Yahaya Bello, governor of Kogi state, has asked the Independent National Electoral Commission to be mindful of the civil society organisation accredited to monitor elections.
Some of the CSOs which monitored Saturday’s governorship and senatorial rerun elections had raised the alarm over irregularities, citing instances.
But speaking in an interview on Channels Television, Bello said the organisations that rated the elections poorly because of violence did not visit enough places or interview many people before reaching such conclusion.
He said the process was free, fair and credible, accusing some CSOs of bias.
“The conduct of the election was quite very credible. A level playing field was provided and it was free and fair. Of course, in any election, there is bound to be one issue or the other and you can’t really take pockets of issues to judge the general conduct of the election,” Bello said.
“Regarding the comments of the civil society organisations, well, they are entitled to their own opinion but let us know the parameters with which they are judging this particular election. How many polling units did they visit out of over 2,548 polling units, 239 wards and 21 local governments… how many people did they reach out to. There were over 600,000 votes cast. Did they interview all the voters?
“So, I wouldn’t stop them from making their opinion but the only advice for the umpire which is INEC is that when next they are selecting those who are supposed to observe and monitor this kind of important exercise, I think they should look into the credibility of some of those people and their antecedents and background.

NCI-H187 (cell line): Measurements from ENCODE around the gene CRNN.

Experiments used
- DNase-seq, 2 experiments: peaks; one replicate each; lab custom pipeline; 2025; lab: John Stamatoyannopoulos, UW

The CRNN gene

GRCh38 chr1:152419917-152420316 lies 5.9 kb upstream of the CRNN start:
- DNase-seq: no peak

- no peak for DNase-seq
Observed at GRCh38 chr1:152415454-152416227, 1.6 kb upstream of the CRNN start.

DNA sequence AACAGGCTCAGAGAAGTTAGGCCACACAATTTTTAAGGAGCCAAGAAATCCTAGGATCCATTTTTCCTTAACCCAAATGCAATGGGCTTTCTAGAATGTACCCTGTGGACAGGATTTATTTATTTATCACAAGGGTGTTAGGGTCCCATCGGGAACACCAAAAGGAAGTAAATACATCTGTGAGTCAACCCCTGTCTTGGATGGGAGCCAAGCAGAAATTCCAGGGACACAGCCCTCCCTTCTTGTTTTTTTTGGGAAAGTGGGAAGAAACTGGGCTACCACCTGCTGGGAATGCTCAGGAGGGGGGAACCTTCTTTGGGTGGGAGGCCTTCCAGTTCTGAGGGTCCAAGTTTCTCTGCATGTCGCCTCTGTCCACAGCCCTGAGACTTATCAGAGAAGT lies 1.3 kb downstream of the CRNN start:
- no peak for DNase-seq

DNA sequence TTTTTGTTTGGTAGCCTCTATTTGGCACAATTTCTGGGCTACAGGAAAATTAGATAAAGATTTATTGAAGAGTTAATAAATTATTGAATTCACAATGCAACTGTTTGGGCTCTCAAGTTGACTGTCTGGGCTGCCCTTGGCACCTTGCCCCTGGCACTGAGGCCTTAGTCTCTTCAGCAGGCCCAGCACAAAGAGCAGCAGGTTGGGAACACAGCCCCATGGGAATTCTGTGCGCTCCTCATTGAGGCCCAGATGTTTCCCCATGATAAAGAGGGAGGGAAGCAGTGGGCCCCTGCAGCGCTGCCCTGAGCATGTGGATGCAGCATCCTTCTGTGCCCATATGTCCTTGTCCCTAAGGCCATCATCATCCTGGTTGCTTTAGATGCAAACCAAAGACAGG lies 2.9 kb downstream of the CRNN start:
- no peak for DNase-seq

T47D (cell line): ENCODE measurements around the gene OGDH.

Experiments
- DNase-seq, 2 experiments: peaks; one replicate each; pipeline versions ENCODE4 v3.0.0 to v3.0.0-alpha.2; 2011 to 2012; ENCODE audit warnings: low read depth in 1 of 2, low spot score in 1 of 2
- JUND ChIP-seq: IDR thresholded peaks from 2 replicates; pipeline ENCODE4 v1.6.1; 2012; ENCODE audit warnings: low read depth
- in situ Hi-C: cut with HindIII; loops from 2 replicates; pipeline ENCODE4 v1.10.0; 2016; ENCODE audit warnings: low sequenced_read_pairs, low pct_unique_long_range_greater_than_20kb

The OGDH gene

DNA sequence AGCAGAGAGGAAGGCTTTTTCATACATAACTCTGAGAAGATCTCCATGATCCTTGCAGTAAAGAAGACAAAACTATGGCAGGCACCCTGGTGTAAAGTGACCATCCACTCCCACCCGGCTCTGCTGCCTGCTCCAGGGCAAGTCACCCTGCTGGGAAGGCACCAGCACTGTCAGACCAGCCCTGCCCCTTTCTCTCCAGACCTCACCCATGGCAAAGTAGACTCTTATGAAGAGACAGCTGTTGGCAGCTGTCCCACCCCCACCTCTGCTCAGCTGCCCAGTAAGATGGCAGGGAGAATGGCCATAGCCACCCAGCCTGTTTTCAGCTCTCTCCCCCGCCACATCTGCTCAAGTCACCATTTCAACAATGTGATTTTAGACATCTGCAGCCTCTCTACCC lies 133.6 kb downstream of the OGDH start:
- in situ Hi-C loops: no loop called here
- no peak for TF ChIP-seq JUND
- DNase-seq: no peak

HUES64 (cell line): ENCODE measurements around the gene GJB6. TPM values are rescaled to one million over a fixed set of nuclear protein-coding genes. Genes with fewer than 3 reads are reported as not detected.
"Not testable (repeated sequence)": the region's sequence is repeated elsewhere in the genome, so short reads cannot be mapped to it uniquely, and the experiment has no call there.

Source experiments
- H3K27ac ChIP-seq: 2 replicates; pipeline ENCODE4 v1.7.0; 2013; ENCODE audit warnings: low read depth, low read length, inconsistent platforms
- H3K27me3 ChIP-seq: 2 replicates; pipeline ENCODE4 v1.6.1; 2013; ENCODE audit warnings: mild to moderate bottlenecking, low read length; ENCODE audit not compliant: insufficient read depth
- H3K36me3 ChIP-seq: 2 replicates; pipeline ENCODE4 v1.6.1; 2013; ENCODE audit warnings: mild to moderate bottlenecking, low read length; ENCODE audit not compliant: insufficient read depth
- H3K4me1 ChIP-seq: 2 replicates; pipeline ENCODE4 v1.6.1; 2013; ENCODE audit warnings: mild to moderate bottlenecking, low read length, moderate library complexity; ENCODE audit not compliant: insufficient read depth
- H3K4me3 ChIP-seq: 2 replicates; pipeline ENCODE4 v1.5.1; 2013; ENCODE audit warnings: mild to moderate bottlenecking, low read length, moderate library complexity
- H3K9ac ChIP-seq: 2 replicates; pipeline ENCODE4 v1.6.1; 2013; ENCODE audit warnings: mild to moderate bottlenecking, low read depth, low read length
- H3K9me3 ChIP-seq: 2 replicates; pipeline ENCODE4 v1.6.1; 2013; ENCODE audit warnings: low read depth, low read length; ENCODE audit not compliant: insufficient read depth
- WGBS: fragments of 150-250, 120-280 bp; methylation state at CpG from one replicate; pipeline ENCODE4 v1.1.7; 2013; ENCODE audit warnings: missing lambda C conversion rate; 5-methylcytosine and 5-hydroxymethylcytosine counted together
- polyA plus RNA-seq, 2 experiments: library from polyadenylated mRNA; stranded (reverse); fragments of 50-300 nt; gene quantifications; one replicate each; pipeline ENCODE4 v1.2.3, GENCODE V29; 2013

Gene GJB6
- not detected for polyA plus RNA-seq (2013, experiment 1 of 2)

“I am not denying the fact that there was pockets of violence, especially in Dekina, but I am asking this question that out of 21 local governments, 239 wards and 248 polling units, how many recorded violence? How many of the voters were interviewed before using the violence in Dekina local government to judge the credibility of the entire process. I think INEC needs to be given credit.”
Commenting on the payment of salaries in Kogi, Bello said there is no truth to the claim that the state is owing its workers.
He said he has cleared salary backlog, adding that what is left unpaid is the debt he inherited from previous administrations.
“On the issue of salaries, you see, all this while, I decide to keep quiet over all these lies that were peddled in the media about salary being owed or salary not being owed,” he said.
“Let me tell you, former Governor Audu left salaries unpaid, Governor Ibrahim Iris left salaries unpaid, my immediate predecessor left salaries unpaid up to the excess of 5 months… I came on board inheriting all these liabilities and I strove to solve it.
“As I speak to you today, Kogi state is not owing any dime, especially at state level. What is left is the 10 percent of the previous administration’s liabilities and we will be clearing them month by month.”